Now it all makes sense, the manner in which members of Malacañang’s communication staff think it proper to send private messages to government critics on Facebook, in effect bullying people to take down statuses and comments.

    The freedom of speech is apparently not important to this matuwid na daan. Neither are the lives of those who dare speak. Now that can only be a national catastrophe. More importantly, now we are all warned.

    Share.
    loading...
    Loading...

    Please follow our commenting guidelines.

    13 Comments

    1. Richard Macaraeg on

      True. The “Holy Kids” at the communications center’s (they got no names) main job is to scroll down on all Social Media sites particularly FB and Twitter searching for negative comments. The way things are going, I think this is how it goes inside that communications department. They check the page, the creator and the followers. Next they check the weight of the post and the volume or length of the thread created. Then the frequency of the posting and the reactions of netizens. They weigh all these and decide if the the page has to be monitored on a daily basis. Pages and creators deemed dangerous to the current administration are then included on a monitoring folder. Like other netizens, I, too, is a member of e-groups and community pages on FB and twice, an alarming message appeared on my message box… “Lay low bro”… “magkape ka muna ‘dre.” Kids language,,, but it made me think twice.

    2. I like the “the kids” from communication office…but of course they are part of this student council right? and to think they don’t like being criticized as if they have graduated from being student council…

    3. For government representatives to say that inquiring journalists “had it coming” is the height of arrogance and callousness. True journalists report the facts and inform the general public so that they know what is going on. If they ruffle some feathers of those in power, then they are doing their job in informing the citizens.

    4. Right on…this is everyone’s experience having posted any anti-Aquino comments anywhere…you will be swamped with derogatory and insulting rebuffs…

      I just don;t read them…

    5. florentino maddara on

      Sincerity, common sense, hard work, doing one’s homework and love of people should be the ingredient the gov should have employed before and after any crisis this country is beset of. Look at what India has done before and after the recent similar cyclone that landed in their homeland this year, their central gov spearheaded the mass evacuations of people living in the path of the storm, immediate relief efforts were done and the result very minimal casualties. Their gov did not deal in any blame game after that. What about the impending spike in power rates, did the DOE did their homework? 100% No! Kawawa talaga ang mga pinoy eversince up to now.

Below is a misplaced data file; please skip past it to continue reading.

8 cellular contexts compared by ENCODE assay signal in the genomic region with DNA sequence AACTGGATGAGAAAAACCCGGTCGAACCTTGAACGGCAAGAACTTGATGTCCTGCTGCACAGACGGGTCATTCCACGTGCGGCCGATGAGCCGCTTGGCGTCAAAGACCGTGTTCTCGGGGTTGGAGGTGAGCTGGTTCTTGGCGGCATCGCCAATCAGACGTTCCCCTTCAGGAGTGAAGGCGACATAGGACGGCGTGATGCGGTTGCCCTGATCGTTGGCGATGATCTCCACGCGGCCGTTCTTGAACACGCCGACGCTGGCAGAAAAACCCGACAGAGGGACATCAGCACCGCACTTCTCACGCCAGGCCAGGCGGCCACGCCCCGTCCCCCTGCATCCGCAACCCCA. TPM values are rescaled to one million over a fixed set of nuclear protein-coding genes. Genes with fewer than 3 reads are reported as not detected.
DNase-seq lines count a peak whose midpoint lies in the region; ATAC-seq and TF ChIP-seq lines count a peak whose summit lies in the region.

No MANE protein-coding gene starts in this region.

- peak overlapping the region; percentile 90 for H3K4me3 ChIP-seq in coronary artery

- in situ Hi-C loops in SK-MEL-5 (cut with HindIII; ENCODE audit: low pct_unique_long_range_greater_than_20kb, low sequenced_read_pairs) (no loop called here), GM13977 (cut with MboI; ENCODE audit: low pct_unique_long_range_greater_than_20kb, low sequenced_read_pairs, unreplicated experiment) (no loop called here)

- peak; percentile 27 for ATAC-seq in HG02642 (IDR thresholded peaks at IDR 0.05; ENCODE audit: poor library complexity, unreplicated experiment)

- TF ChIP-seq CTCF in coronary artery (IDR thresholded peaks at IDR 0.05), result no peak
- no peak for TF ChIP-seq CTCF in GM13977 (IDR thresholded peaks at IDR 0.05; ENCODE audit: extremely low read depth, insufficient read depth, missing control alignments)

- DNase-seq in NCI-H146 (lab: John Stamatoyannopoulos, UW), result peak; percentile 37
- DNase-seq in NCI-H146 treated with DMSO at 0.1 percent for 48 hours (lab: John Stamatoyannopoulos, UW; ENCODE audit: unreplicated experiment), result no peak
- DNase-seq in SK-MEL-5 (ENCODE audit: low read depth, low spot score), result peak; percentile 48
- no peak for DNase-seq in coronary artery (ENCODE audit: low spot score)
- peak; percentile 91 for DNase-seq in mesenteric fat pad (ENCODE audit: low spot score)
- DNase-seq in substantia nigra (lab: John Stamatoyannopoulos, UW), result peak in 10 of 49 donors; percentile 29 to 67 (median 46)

6. Now tell me, if you want me to ask you in this column: isn’t it that Gloria and her Malacanang Press were doing the same thing? Yun bang inis na inis sa mga criticism… Who is worse between GMA and BSA3? Answer me.

      • what does Gloria have to do with it? its irrelevant to this discussion. The topic is about crtiticism of the Pnoy gov’t. Not Gloria’s.

      • Asker ,

        Here is your answer from me… : During Gloria’s time, the Press was free to say anything about her. That maybe the reason why she was thoroughly demonized and the Filipino people was completely brainwashed against her. The television networks (especially ABS-CBN ), the newspapers (esp. Inquirer), and radio stations are owned by PGMA’s enemies. And my answer to your question who is worse between GMA and BS111 is BS 111 hands down, of course…

      • Ask yourself: So what if GMA was like that? She had her own issues and critics. How she handles/answers her critics is a totally different outcome.

      • To tell you honestly? This admin is the worst so far. Maybe in history… got you?
        1. Chaos in handling of hostages I luneta
        2. Slow or almost none exist in handling of monstrous Yolanda
        3 look at now how much agony of our country men when meralco announce the huge increase of your electricity bill. Did the student government did anything? You bet….

      • Why did you even GMA into this? We are talking about BSA and his very, very, very poor reaction to criticisms. Criticisms comes with leadership job thus cannot be avoided. A true democracy always has criticisms justified or not.

    7. It clearly shows the ‘mama boys’ complex in all his actions. He has no wife & no kids. How could he symphatize with the common Filipino family who must grind everyday just to exist for the day? He’s an Aquino indeed. Meet the sis Kris…it runs in the family. A bunch of spoiled Aquino kids. What a bloody shame.